Social Service Worker

City: Sarnia
Two-Year with Placement Ontario College Diploma
Sep Open


Being an effective Social Service Worker requires a strong understanding of self, empathy, effective listening skills, and a love of people, to help individuals, families, and communities reach their full potential.

Students in Lambton College's Social Service Worker program will develop the skills, knowledge, and values required to support diverse individuals, families, groups and communities. With practical experience both in and out of the classroom, as well as through ongoing reflective practice, students will develop the skills to assist in empowering clients to learn to help themselves and to face the challenging work of being a Social Service Worker.

Face-to-face classes on campus, technology in the classroom, role play and simulation exercises as well as a variety of personal, hands-on experiences, will result in a deeper understanding of self, which will ultimately benefit clients.

Individuals considering the Social Service Worker program are asked to carefully evaluate their reasons for entering this field. The work calls for people who are mature enough to examine their own values, beliefs and life experiences, while focusing upon the needs of vulnerable populations.

Program Highlights

Admission Requirements

O.S.S.D. or equivalent with:

  • Grade 12 English C or U

Mature Student Assessment for this program is available in the subject of English for the purpose of demonstrating proficiency in this required admission subject. For all other admission requirements, applicants must complete the required course(s) as listed above. For more information, please contact Review the Mature Student Admission process.

Academic admission requirements can be obtained through Academic Upgrading and the Pre-Programs at Lambton College.

Hear from our Past Graduates

A photo of Emma Ikert.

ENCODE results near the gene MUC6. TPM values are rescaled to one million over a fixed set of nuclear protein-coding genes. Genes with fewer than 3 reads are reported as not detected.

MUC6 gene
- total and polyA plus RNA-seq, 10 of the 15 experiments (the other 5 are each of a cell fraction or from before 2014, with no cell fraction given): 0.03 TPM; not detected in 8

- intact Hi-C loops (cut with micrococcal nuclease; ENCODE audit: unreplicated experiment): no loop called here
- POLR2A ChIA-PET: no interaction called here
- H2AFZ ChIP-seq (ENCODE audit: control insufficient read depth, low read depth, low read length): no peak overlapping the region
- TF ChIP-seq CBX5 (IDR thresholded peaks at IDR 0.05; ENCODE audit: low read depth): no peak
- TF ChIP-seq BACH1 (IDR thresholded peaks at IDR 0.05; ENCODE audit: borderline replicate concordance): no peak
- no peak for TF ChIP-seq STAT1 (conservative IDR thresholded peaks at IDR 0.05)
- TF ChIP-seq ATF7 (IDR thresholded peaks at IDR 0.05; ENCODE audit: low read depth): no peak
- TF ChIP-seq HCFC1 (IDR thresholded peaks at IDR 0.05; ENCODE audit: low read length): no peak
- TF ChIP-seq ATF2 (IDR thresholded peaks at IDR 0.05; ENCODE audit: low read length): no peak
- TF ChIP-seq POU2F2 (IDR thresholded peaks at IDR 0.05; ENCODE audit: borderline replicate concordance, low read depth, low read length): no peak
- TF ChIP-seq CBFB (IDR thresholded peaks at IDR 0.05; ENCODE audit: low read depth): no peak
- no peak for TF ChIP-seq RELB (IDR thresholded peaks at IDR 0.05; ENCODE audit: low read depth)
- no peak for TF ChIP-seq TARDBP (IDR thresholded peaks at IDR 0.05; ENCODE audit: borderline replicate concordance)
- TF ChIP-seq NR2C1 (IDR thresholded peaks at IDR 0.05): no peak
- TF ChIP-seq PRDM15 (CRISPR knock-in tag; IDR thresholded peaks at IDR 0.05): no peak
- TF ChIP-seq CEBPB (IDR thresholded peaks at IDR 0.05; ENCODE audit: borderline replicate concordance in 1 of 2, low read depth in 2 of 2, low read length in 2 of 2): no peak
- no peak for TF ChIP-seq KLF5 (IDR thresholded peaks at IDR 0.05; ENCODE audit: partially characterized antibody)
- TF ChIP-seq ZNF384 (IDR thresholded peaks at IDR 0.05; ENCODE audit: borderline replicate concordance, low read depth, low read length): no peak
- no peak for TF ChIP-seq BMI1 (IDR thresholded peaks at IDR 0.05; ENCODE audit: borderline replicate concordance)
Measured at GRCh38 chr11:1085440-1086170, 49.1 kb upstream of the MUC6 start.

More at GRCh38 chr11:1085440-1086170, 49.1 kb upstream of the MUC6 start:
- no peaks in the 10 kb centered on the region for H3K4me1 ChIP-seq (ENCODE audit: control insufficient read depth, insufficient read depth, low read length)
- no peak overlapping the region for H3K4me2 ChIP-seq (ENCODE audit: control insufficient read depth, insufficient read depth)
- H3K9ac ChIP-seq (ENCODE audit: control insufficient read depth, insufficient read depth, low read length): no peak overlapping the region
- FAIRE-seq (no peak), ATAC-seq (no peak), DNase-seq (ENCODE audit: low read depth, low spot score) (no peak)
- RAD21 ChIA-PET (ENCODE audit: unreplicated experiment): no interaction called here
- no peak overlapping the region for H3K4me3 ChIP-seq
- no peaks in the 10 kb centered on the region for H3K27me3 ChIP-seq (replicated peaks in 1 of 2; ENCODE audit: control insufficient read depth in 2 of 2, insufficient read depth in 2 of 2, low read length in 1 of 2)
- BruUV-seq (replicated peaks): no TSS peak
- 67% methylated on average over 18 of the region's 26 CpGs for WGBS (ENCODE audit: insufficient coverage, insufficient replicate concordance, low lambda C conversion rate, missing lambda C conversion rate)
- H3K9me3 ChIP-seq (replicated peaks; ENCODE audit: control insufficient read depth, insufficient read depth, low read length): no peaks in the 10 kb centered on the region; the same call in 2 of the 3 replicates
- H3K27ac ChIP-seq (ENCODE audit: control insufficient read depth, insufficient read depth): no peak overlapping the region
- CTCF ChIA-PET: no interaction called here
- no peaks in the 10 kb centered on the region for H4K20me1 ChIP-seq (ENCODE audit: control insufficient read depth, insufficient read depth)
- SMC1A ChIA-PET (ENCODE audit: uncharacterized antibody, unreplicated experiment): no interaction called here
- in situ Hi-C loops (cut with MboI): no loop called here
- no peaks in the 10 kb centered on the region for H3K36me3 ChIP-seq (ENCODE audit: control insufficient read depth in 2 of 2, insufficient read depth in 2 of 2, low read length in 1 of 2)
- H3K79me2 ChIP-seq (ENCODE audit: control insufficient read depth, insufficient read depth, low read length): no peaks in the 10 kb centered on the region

Victoria Thomson, Graduate

Victoria Thomson

"The professors put a lot of time, effort and passion into teaching. The learning content is critical to not only succeed in the course but to also become the best version of yourself. This program has prepared me to go into all situations with an empathetic lens which is critical to helping others."

~  Working with Senior Transitions Made Simple providing social work in long-term care homes

Lucas Roe

"In completing the SSW program and working in the field after graduating, I feel strongly that the hands-on learning and incredible opportunities provided to develop, expand, and enhance skills through assignments, practicum, and connections with the teachers were vital to the success of my education and career.

I have never felt so welcomed and supported that I have at Lambton College in this program."

~  Social Service Worker, Children's Aid Society of London & Middlesex

A photo of Lucas Roe.
Lucas Roe, 2020 Graduate


  • Year 1 $4,124.34
  • Year 2 $4,038.42

Please Note: These fees apply to the 2024-2025 academic year and are subject to change. Fees do not include books (unless specifically noted), supplies or living costs.

Technology Requirements

In order to keep pace with the requirements of each and every course in your program, Lambton College requires that each student have access to a laptop while studying at our college.


Critical Thinking & Writing

In this writing course, students respond to current issues and news articles via various styles of paragraphs and essays. Students practice thinking critically and organize and hone their writing to ensure clarity and correctness in their messages. Students explore different perspectives, and through synthesis, analysis, and response, strive for clarity of message and diplomatic expression of opinion based on fact. One of the pillars of Lambton College is a commitment to sustainability and equity, diversity, and inclusion, including Indigenization of the curriculum; where appropriate, readings in this course will reflect this commitment. Critical Thinking and Writing lays the foundation for a subsequent research-writing course.

Helping Skills

This is an introductory course to enable students to focus on an awareness of themselves as helpers. The helping process, interpersonal communication skills and casework principles are explored, resulting in the student understanding how their values and personal styles are related to effective case work and the casework relationship.

Social Service Systems I

This course traces the historical development of social work in Canada. The student explores the various delivery systems that the social service worker uses to enable their clients to help themselves. The systems are examined in terms of level of government role, funding, function, organizational structure and administration. Pertinent government legislation and analysis of oppressed population groups assist the student's understanding of the system. Students explore the roots of poverty and the impact on individuals, families and communities locally, provincially and nationally. Emphasis of study also includes examining social service work with women and Indigenous peoples in Canada.

Field Work Preparation